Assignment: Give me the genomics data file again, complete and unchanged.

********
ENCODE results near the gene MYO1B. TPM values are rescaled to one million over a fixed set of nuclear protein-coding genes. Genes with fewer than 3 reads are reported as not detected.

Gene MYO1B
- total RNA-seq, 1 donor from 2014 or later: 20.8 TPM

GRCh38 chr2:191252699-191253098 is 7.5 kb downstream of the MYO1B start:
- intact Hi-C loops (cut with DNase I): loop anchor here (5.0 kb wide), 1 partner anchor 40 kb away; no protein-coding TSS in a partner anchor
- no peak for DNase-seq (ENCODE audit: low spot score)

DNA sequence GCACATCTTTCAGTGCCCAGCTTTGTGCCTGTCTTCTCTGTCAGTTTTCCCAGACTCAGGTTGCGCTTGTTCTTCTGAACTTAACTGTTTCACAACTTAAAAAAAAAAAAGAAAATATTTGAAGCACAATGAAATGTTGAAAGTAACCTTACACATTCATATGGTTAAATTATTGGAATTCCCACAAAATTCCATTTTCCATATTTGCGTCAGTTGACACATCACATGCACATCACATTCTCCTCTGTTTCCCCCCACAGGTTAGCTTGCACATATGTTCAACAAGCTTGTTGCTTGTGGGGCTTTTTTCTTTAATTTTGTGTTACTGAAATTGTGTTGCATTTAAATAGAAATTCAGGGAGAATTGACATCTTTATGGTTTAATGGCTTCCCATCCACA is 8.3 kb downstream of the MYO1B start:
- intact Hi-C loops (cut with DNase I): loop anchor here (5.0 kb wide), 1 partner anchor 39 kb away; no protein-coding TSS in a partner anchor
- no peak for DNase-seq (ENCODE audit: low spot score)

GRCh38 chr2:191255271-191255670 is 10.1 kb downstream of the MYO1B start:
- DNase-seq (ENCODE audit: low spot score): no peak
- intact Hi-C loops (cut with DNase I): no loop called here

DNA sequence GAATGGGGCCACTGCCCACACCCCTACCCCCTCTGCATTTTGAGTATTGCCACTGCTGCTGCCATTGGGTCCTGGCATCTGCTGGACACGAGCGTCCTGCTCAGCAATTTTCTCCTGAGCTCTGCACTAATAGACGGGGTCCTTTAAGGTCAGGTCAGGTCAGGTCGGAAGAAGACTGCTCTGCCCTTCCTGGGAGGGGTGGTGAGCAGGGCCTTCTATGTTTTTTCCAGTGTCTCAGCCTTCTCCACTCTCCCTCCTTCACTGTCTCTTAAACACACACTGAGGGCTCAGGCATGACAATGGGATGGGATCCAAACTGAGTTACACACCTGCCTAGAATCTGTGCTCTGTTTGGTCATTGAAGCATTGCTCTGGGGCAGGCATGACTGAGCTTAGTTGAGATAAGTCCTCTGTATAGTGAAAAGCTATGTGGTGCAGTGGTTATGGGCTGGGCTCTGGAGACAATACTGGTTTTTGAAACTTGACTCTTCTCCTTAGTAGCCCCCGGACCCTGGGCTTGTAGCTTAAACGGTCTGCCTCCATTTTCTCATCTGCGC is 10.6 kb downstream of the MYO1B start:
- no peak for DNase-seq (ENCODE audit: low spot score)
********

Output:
ENCODE results near the gene MYO1B. TPM values are rescaled to one million over a fixed set of nuclear protein-coding genes. Genes with fewer than 3 reads are reported as not detected.

Gene MYO1B
- total RNA-seq, 1 donor from 2014 or later: 20.8 TPM

GRCh38 chr2:191252699-191253098 is 7.5 kb downstream of the MYO1B start:
- intact Hi-C loops (cut with DNase I): loop anchor here (5.0 kb wide), 1 partner anchor 40 kb away; no protein-coding TSS in a partner anchor
- no peak for DNase-seq (ENCODE audit: low spot score)

DNA sequence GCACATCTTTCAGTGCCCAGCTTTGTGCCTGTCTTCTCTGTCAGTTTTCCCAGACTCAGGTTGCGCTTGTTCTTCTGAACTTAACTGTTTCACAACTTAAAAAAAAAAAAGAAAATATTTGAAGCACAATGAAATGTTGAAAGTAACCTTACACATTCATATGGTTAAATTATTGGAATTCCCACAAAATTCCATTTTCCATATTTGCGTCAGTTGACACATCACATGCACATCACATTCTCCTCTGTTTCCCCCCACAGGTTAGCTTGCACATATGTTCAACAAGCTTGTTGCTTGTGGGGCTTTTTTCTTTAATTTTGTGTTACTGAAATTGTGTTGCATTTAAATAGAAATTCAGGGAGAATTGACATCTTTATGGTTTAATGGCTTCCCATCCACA is 8.3 kb downstream of the MYO1B start:
- intact Hi-C loops (cut with DNase I): loop anchor here (5.0 kb wide), 1 partner anchor 39 kb away; no protein-coding TSS in a partner anchor
- no peak for DNase-seq (ENCODE audit: low spot score)

GRCh38 chr2:191255271-191255670 is 10.1 kb downstream of the MYO1B start:
- DNase-seq (ENCODE audit: low spot score): no peak
- intact Hi-C loops (cut with DNase I): no loop called here

DNA sequence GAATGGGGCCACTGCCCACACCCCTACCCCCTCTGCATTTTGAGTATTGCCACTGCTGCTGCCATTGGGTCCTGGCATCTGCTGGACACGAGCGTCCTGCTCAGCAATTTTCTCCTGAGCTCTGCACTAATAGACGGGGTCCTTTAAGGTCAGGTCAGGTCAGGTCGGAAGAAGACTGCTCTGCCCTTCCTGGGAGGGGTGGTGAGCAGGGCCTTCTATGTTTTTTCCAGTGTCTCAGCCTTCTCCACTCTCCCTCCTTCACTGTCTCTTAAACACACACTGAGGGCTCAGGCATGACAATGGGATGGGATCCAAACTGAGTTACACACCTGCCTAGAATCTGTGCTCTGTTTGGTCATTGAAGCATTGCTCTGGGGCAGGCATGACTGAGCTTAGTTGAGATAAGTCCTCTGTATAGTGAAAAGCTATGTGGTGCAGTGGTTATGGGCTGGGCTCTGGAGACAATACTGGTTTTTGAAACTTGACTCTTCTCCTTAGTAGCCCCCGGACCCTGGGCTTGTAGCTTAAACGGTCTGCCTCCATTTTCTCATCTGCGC is 10.6 kb downstream of the MYO1B start:
- no peak for DNase-seq (ENCODE audit: low spot score)